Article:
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Wednesday, October 3rd, 2007 AT 10:15 PM
Tiny
CORVETTE73
  • MEMBER
Going to check the fuel pressure tonight after work. It didn't want to start this morning but after a couple trys it took off. It also brought up another code. A P1351 code, which is a misfire. I didn't have time to check the freeze frame, but will later. I have access to the equipment used to clean the poppets, but don't want to go to that extreme until all other avenues are exhuasted, if ya know what I mean. Thanks guys, for the help and I'll keep updated!
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Thursday, October 4th, 2007 AT 9:13 AM
Tiny
DENNYP
  • EXPERT
DTC P1351 Ignition Coil Control Circuit High Voltage

Circuit Description
The enhanced ignition system uses the crankshaft position (CKP) sensor in order to provide a timing input to the control module. Ignition control (IC) spark timing for each cylinder is based on this input. The control module provides the ignition timing signal to the ignition control module (ICM) to control the ignition coil. Each timing pulse detected by the ICM allows it to energize the ignition coil. A large secondary ignition voltage is induced in the secondary coil by the primary coil. This high voltage is switched to the correct spark plug by the distributor.

This diagnostic trouble code (DTC) will set if the vehicle control module (VCM) detects an unusually high voltage on the ignition timing signal circuit.

Conditions for Running the DTC
The ignition control is enabled.
The engine speed is less than 250 RPM.
Conditions for Setting the DTC
The ignition control voltage is more than 4.9 volts.

Action Taken When the DTC Sets
The control module illuminates the malfunction indicator lamp (MIL) the first time the diagnostic runs and fails.
The control module will set the DTC and records the operating conditions at the time the diagnostic fails. The control module stores the failure information in the scan tools Freeze Frame/Failure Records.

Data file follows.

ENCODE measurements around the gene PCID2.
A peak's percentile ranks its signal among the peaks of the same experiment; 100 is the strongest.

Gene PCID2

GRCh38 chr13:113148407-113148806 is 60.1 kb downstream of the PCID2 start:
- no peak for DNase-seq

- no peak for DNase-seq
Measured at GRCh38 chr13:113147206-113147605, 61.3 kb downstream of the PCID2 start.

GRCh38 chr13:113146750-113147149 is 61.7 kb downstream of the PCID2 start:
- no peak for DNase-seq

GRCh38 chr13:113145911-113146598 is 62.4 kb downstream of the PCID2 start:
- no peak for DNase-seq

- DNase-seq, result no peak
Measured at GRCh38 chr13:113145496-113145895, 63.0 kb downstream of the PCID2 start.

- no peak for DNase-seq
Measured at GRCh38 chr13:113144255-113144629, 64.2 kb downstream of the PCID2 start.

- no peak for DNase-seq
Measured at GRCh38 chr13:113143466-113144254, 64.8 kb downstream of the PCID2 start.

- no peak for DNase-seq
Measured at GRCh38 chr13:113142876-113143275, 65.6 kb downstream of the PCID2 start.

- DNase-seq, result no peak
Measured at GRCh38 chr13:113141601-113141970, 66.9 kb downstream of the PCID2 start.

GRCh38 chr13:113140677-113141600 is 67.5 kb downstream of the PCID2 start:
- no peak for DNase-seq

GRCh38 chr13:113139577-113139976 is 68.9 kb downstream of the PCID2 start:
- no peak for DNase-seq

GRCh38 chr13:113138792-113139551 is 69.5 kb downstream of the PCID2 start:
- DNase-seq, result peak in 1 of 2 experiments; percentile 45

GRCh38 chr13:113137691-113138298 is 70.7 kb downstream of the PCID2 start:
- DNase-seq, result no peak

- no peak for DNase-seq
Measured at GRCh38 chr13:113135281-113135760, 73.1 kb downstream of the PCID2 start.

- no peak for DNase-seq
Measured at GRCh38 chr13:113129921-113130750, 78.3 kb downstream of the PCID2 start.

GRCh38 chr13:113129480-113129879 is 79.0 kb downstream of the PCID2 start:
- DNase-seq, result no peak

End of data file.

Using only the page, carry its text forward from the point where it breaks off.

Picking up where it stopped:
Conditions for Clearing the MIL or DTC
The control module turns OFF the MIL after 3 consecutive drive trips when the test has run and passed.
A history DTC will clear if no fault conditions have been detected for 40 warm-up cycles. A warm-up cycle occurs when the coolant temperature has risen 22 C (40 F) from the startup coolant temperature and the engine coolant reaches a temperature that is more than 70 C (158 F) during the same ignition cycle.
Use a scan tool in order to clear the DTCs.
Diagnostic Aids
Intermittent test -- If the connections and the harness check OK, monitor a digital voltmeter connected between VCM terminal C3 pin 9 and C4 pin 18 while moving related connectors and wiring harnesses. If the failure is induced, the voltage reading will change. This may help to isolate the location of the malfunction.

An intermittent may be caused by any of the following conditions:

A poor connection
Rubbed through wire insulation
A broken wire inside the insulation
Thoroughly inspect any circuitry that is suspected of causing the intermittent complaint. Refer to Testing for Intermittent and Poor Connections in Wiring Systems.

If a repair is necessary, refer to Wiring Repairs or Connector Repairs in Wiring Systems.

Test Description
The numbers below refer to the step numbers on the diagnostic table.